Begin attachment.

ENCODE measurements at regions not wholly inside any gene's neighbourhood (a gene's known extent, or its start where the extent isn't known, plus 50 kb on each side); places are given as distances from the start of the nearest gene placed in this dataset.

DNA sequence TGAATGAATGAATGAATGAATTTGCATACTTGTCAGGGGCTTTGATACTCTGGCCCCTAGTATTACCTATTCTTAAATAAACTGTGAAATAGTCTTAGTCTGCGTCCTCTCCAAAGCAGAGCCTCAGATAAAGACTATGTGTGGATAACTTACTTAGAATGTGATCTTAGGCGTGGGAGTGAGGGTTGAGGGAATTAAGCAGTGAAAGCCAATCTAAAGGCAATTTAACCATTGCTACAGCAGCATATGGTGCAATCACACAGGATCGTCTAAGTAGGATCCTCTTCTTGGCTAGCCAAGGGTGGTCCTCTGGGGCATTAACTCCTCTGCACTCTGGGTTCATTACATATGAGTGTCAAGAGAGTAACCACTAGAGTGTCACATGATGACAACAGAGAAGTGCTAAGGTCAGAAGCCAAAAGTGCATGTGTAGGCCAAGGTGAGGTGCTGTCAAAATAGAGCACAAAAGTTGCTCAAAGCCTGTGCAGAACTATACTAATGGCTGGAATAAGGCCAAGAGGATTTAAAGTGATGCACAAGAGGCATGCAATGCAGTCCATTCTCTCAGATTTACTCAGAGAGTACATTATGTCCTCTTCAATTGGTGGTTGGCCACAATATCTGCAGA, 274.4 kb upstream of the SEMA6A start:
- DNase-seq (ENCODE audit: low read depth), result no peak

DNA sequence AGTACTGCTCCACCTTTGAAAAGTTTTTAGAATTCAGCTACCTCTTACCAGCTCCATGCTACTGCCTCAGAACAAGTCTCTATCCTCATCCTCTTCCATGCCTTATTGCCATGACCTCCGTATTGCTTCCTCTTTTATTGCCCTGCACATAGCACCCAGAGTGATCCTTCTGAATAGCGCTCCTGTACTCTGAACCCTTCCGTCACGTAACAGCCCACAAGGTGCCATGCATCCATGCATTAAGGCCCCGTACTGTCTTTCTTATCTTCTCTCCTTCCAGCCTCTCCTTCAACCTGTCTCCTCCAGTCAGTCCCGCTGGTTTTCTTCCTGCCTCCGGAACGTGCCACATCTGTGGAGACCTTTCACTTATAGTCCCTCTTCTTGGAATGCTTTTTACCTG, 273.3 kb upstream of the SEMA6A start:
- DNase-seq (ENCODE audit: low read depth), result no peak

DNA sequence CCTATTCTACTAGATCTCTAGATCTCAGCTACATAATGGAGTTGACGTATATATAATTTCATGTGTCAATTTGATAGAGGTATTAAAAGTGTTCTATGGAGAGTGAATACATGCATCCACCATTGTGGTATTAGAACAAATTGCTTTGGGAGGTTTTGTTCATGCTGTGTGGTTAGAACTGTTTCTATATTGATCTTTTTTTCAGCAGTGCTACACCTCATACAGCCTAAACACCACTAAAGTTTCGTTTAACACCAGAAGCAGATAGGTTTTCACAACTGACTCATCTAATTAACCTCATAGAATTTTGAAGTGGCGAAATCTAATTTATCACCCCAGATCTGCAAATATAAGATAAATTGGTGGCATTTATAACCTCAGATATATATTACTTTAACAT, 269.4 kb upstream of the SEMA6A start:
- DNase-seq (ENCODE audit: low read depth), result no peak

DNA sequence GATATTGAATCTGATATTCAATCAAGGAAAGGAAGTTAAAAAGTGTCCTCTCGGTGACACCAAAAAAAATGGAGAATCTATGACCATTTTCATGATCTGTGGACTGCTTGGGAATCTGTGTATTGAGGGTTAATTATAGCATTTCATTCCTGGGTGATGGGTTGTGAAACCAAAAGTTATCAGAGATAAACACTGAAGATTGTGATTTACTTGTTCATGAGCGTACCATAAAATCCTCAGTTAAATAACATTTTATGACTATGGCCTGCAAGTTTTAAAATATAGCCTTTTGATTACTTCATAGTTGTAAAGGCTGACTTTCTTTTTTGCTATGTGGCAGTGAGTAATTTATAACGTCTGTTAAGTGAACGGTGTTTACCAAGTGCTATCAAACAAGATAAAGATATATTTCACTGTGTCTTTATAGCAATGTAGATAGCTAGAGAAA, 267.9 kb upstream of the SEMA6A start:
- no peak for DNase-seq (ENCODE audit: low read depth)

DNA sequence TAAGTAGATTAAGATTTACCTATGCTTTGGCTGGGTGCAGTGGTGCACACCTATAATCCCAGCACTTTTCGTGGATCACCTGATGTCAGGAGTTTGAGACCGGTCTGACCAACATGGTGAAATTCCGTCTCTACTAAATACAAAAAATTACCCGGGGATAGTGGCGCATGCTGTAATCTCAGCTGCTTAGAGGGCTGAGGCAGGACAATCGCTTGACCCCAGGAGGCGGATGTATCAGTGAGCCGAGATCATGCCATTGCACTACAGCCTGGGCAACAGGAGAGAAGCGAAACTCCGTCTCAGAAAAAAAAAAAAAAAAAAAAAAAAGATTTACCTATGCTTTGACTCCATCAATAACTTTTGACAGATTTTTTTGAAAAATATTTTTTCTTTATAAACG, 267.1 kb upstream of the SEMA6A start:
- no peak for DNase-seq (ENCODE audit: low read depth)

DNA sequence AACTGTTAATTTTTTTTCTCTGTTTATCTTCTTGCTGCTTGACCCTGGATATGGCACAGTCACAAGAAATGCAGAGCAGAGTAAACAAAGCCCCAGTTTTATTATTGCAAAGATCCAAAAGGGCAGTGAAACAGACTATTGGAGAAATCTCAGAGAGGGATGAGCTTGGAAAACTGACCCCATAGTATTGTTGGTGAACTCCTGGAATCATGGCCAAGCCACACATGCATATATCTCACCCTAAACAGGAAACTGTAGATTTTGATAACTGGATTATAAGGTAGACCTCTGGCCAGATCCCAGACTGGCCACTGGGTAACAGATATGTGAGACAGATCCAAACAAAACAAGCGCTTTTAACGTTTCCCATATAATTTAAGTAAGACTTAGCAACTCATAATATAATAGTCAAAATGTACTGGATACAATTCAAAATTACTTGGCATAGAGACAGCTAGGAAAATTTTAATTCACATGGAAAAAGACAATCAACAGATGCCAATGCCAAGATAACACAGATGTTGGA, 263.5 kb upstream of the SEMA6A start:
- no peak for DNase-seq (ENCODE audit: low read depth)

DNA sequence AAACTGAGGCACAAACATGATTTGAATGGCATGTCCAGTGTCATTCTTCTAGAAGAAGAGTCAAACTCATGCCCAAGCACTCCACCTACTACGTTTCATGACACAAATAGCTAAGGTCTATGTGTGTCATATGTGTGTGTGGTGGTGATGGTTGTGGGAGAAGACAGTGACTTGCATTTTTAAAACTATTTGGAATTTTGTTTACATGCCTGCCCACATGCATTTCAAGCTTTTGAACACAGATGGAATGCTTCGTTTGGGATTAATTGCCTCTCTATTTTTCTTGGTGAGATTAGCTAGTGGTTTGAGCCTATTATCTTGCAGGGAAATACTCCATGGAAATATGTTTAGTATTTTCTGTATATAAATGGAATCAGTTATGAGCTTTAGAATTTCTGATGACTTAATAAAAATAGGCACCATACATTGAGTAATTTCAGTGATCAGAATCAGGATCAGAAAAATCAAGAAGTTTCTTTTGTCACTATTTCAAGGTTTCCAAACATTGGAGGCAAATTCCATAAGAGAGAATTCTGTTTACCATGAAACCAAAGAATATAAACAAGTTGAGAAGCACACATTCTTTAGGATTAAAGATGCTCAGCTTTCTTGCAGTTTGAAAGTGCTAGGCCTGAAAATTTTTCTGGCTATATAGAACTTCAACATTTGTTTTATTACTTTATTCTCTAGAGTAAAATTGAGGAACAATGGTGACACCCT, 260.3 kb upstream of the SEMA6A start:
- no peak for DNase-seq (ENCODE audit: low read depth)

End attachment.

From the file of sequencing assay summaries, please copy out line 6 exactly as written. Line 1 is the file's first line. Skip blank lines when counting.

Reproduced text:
DNA sequence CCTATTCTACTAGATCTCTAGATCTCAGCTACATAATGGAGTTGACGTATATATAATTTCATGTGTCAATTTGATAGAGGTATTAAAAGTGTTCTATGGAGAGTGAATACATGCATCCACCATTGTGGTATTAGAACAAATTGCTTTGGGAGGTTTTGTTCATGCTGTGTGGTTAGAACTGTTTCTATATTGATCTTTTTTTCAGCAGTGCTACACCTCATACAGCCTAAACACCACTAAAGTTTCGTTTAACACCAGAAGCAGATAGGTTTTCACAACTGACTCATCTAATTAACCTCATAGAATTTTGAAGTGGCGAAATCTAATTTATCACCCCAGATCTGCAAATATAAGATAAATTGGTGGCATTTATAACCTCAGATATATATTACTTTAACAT, 269.4 kb upstream of the SEMA6A start: